Making the switch to live webcasting
Live broadcasting over the Internet has enjoyed something of an explosion recently. When it was first tried over a decade ago, the bandwidth wasn’t there, the viewers weren’t really there and the equipment required was complex not to mention the planning and infrastructure that was needed.
It really is that simple; the cheapest and easiest rig is a Panasonic HC-V520 camcorder at just £340 GBP. Its built-in WiFi permits connection to Ustream and enables anyone to broadcast from their bedroom.
Entry level live webcasters need look no further but for anything more serious in the live webcast arena you’re going to want more than one camera, probably more than one microphone, some graphics and more. For this you need some kind of switching device so you can toggle between each camera, just as broadcast TV studios do on live shows.
Fortunately, there has also recently been an explosion in “low cost” (relatively) devices to do just that, bringing TV-style live switching to the corporate market and even the enthusiastic semi-pro Tubeshooter. This article is not a review as such but a flick through the catalogue of what’s on offer, from the cheapest to the most expensive.
1. Vestax PBS-4
At $499 USD the PBS-4 is absolutely entry level, providing 4 composite video inputs and one HDMI (though this too must be fed with standard-definition signal which most camcorder won’t do). It has no frame synchronisation so there could be a burst of noise when you switch inputs. Output is via USB to a PC (bought separately) which must then run software to encode the video and upload to a streaming service. Given how basic this device is, especially with the lack of frame-sync, Tubeshooter can not recommend it with good conscience despite the low price.
2. Edirol / Roland
Existing versions of Roland’s webcast mixers, the VR-3, VR-5, are limited to standard-definition. Frankly, for webcasting this may not be an issue – standard definition PAL’s frame size of 1024×576 is quite large really – but modern camcorders are all HD and offering HD output so the company’s latest offering may be more useful in real terms. Available later this year, the rather snazzy-sounding VR-50HD supports 12 inputs (configured as four channels) including HD-SDI and HDMI. There’s a twelve channel audio mixer, 4 layer compositing (eg still images over the main output) and output over USB3 for feeding to a PC for upload to your streaming service.
A built-in 7-inch touchscreen monitor provides preview so there’s less need to lug along external monitors. One of the key benefits of the Roland unit over some other switchers is that it is physically built with controls; in other words you have tangible knobs and buttons to press rather than trying to drive everything with a mouse in software. This should be an exciting product to try when it is released later this year.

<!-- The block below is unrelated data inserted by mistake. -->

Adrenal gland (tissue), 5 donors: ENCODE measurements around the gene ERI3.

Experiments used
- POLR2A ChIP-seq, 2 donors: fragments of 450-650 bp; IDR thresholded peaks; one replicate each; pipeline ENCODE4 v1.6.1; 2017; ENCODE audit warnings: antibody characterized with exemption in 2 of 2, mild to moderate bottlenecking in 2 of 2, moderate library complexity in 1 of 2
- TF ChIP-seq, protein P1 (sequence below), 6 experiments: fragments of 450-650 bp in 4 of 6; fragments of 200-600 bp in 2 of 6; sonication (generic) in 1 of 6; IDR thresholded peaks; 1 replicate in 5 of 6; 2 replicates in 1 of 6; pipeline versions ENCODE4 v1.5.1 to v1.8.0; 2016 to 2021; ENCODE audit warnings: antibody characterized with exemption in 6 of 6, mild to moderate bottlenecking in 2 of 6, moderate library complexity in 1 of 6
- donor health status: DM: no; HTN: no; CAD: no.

More info at www.roland.com/products/en/VR-50HD/
From September 2013, Sony will have their intriguing AnyCast Touch on sale.
The AWS-750, as it is less glamorously known, is an all-in-one unit which actually has TWO touchscreens on a hinged panel, a bit like a laptop. One screen is for video and the other for audio. Also like a laptop, it folds up and is therefore easily portable, a valuable consideration in a live event switcher. The unit both switches and encodes (Flash H.264) for web and includes a titler. 6 HD video inputs are offered along with 6 audio inputs. Compatible tilt-zoom webcams are even controllable from the unit which could be handy where space is at a premium. An internal solid-state hard drive enables recording of the output as well.
It’s not out yet but on the specs alone, Tubeshooter’s recommendation is that this is a very interesting product to keep an eye out for. Unfortunately, pricing is shown only as “available on request”
More info at www.sony.com/anycasttouch
4. Blackmagic ATEM TV Studio
Unsurprisingly garnering great interest from the web production community, this astonishingly low cost (£655 GBP!) unit takes up to four HDMI or HDSDI inputs, switches them via software, and performs real-time H.264 encoding for direct output to your live streaming service.
Controlled by a software interface running on a PC or laptop, it has 3 keyers including chroma-key so with the addition of a green screen, you can drop a background behind your presenters. Or do a weather forecast. Or anything else of that ilk. Designed for unobtrusive installation via its 1U rackmountable form, it would be straightfoward to create a mobile solution – just add power, controller PC and screen.
If you need budget-priced live switching right now, this looks to be a superb option. Take a look at www.blackmagicdesign.com/products/atemtelevisionstudio/
5. Build your own
Not actually as hard as it sounds since the hardware and software is off-the-shelf and you just need a stonkingly high-spec PC with lots and lots of expansion slots to house various capture and output cards.
Take the example of Finnish company AVTake, whose CutFourHD software costs 799 Euro ($1190 USD). Designed to work with low-cost BlackMagic Design capture cards using SDI and HDMI inputs, it provides the capability to mix up to six live inputs with overlaid images, titles and lower-third captions.
It can also roll pre-recorded AVI files,offers colour correction on each channel and has a user interface modelled on a traditional broadcast mixer. You will need also to buy the aforementioned PC as well as the capture cards and choose a streaming encoder (the software is purely a video mixer, it doesn’t encode though it does provide a direct feed to various encoders such as Windows Media and Real Media). There’s more info on their website at http://www.avtake.com/